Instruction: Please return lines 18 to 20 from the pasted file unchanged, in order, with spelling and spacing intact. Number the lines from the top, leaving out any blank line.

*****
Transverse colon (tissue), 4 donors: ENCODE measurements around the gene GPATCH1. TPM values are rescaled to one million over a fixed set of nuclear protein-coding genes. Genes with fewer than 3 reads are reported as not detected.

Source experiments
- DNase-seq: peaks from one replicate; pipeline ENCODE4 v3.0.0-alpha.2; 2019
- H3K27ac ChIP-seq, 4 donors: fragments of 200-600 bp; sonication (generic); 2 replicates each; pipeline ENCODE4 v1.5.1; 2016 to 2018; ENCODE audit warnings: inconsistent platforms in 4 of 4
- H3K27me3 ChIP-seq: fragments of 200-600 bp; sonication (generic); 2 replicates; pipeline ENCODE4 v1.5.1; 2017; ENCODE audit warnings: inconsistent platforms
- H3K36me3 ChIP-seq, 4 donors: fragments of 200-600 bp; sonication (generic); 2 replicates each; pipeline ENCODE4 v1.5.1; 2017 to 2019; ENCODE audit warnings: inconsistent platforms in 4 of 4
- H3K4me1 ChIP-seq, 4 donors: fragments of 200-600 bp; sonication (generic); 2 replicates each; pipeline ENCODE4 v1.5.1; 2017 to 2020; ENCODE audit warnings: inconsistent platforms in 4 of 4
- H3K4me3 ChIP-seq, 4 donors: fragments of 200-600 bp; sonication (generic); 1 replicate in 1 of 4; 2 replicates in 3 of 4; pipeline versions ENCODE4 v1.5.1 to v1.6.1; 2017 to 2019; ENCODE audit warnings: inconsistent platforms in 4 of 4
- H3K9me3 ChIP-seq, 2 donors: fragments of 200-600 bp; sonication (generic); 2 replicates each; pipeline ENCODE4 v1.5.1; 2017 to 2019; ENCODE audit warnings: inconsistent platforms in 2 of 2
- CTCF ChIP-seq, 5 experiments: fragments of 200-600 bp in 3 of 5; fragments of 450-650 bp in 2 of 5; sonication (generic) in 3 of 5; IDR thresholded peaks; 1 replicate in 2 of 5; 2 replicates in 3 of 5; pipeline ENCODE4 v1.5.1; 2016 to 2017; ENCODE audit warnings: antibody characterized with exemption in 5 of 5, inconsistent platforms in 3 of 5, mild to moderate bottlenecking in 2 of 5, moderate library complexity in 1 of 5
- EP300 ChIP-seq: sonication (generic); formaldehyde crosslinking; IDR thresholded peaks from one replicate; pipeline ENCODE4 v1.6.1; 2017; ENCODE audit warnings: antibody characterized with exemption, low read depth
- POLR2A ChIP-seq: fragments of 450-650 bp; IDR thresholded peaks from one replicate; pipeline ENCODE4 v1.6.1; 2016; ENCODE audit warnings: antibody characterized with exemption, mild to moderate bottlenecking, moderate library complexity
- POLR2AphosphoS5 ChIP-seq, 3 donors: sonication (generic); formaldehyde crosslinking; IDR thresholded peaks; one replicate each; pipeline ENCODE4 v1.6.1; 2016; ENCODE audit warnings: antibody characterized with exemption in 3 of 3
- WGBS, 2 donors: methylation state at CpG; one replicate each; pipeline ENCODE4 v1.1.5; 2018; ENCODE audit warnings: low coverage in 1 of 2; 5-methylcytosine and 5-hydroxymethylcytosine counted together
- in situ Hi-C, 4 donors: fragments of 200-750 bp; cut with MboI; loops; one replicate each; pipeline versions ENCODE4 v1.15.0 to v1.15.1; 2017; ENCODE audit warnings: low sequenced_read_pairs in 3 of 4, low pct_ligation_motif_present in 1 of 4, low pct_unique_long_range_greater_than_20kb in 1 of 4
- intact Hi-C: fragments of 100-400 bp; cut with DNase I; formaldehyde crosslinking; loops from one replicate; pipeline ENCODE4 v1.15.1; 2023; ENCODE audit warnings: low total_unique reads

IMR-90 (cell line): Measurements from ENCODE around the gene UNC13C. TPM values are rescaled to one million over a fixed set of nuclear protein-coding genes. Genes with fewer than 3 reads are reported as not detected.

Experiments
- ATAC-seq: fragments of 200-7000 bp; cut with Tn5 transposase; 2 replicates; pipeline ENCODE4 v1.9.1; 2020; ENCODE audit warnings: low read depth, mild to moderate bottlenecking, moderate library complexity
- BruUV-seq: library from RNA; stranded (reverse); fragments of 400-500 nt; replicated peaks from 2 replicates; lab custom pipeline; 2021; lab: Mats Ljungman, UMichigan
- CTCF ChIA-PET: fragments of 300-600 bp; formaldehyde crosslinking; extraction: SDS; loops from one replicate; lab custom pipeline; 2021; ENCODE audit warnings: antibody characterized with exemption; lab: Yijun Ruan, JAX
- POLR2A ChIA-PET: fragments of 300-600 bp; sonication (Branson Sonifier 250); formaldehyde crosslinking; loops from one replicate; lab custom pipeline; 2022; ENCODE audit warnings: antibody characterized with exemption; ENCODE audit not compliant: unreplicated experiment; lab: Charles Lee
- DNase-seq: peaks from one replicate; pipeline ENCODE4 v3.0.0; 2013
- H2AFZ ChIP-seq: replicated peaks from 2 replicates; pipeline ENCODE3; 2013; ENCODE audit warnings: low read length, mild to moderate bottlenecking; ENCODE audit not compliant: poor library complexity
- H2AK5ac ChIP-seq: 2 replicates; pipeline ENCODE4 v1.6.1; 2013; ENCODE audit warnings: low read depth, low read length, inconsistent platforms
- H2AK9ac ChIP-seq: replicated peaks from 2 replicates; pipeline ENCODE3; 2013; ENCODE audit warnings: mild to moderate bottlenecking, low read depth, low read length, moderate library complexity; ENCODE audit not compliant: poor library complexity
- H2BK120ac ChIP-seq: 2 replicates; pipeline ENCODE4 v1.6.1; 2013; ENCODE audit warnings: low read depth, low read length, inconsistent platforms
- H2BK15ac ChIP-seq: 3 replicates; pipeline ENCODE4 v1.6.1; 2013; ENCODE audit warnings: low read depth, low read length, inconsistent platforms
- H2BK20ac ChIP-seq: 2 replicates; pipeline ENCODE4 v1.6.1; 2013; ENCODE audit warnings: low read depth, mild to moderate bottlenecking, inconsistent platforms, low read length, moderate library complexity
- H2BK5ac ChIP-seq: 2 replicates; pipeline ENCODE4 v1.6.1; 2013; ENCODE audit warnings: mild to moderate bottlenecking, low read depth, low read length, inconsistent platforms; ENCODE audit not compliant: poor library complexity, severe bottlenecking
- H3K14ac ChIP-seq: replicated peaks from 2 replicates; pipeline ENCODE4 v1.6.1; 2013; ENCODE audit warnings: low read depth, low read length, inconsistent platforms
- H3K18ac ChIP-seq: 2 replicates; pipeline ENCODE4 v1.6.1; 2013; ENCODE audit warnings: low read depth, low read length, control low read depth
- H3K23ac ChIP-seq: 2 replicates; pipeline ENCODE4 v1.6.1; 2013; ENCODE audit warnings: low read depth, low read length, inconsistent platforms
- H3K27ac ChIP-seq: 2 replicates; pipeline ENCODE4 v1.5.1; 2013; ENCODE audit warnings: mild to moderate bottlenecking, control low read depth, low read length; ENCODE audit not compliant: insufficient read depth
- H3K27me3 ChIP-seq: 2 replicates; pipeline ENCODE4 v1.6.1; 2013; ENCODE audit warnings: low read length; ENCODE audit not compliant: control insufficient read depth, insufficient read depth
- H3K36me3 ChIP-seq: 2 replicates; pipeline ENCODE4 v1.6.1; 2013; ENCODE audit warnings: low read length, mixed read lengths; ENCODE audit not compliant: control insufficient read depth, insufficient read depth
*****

Experiments
- ATAC-seq: fragments of 200-7000 bp; cut with Tn5 transposase; 2 replicates; pipeline ENCODE4 v1.9.1; 2020; ENCODE audit warnings: low read depth, mild to moderate bottlenecking, moderate library complexity
- BruUV-seq: library from RNA; stranded (reverse); fragments of 400-500 nt; replicated peaks from 2 replicates; lab custom pipeline; 2021; lab: Mats Ljungman, UMichigan